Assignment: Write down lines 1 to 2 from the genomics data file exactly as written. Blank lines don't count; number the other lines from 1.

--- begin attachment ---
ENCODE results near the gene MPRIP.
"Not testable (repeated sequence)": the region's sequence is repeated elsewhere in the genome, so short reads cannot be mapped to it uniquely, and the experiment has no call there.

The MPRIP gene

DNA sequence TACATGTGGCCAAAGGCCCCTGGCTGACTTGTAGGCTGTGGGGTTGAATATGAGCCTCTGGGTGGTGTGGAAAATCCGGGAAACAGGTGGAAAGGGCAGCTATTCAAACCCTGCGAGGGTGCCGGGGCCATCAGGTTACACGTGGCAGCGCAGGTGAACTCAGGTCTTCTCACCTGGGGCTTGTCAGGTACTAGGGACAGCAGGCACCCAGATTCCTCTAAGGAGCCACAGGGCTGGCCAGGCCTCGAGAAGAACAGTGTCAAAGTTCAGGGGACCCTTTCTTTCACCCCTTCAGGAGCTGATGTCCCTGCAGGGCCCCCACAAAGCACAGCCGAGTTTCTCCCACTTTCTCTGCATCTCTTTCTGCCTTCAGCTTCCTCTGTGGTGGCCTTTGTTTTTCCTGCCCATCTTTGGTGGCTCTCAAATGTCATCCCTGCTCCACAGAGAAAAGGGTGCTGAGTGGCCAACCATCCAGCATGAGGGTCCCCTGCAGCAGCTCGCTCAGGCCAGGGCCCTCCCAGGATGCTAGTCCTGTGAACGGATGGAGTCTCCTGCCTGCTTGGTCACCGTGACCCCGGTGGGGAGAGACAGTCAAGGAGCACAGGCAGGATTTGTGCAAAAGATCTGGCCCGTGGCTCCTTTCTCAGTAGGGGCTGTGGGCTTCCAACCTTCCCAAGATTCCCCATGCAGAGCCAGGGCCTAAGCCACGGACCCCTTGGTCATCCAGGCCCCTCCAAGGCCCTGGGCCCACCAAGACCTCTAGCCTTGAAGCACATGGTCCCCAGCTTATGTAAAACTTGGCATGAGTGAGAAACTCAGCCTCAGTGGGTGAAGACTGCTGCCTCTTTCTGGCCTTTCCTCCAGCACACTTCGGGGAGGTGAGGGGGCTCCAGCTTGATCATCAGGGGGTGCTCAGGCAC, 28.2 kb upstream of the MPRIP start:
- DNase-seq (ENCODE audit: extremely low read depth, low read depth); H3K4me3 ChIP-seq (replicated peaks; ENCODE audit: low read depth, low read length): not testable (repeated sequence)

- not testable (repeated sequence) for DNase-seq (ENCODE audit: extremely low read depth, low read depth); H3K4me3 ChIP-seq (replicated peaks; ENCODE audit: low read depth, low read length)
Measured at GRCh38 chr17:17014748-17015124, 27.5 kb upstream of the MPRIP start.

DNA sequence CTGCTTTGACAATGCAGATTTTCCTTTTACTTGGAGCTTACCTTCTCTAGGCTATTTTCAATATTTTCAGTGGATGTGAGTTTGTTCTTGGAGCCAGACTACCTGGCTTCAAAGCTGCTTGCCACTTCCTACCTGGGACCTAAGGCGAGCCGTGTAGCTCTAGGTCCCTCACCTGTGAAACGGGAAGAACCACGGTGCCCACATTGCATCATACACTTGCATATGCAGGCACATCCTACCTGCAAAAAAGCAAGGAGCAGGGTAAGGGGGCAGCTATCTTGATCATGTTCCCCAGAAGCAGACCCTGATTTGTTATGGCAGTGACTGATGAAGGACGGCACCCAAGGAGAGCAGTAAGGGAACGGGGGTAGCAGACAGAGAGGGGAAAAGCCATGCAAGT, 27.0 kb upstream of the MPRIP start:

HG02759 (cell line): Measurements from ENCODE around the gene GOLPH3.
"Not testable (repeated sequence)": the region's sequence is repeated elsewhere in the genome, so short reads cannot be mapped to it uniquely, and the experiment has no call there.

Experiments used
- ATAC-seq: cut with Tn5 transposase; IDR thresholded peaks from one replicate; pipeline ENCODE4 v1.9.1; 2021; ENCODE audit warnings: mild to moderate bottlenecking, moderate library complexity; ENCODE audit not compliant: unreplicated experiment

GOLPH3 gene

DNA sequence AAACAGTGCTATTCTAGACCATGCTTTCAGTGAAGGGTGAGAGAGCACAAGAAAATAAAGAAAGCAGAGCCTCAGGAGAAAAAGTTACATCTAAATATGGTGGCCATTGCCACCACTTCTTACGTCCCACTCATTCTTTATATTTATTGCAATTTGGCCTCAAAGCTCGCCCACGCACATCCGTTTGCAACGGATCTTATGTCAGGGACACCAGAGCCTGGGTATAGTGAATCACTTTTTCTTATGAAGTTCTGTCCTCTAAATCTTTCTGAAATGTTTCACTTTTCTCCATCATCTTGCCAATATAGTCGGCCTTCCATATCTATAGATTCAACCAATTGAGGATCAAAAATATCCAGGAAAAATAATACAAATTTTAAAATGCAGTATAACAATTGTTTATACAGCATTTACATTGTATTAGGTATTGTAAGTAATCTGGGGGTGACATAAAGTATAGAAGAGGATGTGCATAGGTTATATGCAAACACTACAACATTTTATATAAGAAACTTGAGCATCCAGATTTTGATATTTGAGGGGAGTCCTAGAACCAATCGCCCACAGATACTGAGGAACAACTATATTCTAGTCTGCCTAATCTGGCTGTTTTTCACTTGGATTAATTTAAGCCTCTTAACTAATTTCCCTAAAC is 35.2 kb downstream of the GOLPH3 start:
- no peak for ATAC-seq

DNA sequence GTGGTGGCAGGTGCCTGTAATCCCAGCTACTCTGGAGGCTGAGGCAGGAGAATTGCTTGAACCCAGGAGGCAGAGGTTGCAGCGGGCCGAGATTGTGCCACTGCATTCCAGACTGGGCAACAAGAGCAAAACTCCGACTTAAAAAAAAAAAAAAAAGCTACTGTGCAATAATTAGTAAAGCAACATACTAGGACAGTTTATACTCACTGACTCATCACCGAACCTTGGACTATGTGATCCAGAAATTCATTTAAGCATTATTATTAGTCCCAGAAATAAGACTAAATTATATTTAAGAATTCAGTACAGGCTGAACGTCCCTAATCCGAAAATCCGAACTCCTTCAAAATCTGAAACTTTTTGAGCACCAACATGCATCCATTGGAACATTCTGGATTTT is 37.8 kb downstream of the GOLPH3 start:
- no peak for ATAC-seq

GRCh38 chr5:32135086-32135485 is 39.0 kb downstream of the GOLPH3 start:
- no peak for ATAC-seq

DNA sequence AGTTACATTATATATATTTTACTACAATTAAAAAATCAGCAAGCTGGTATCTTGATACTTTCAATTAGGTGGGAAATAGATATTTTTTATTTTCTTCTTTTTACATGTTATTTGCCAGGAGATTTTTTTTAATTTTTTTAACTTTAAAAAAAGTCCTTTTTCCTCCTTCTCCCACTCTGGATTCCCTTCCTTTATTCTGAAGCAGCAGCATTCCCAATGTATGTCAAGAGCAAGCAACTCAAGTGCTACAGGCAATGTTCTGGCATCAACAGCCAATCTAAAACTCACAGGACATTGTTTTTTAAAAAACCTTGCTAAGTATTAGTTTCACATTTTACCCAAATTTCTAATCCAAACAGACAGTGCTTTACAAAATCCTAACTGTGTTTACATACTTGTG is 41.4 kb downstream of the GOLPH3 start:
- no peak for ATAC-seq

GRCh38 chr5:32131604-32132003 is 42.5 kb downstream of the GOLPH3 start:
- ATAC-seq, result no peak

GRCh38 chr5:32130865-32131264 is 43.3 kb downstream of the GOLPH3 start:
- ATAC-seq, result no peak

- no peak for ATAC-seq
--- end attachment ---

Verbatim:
ENCODE results near the gene MPRIP.
"Not testable (repeated sequence)": the region's sequence is repeated elsewhere in the genome, so short reads cannot be mapped to it uniquely, and the experiment has no call there.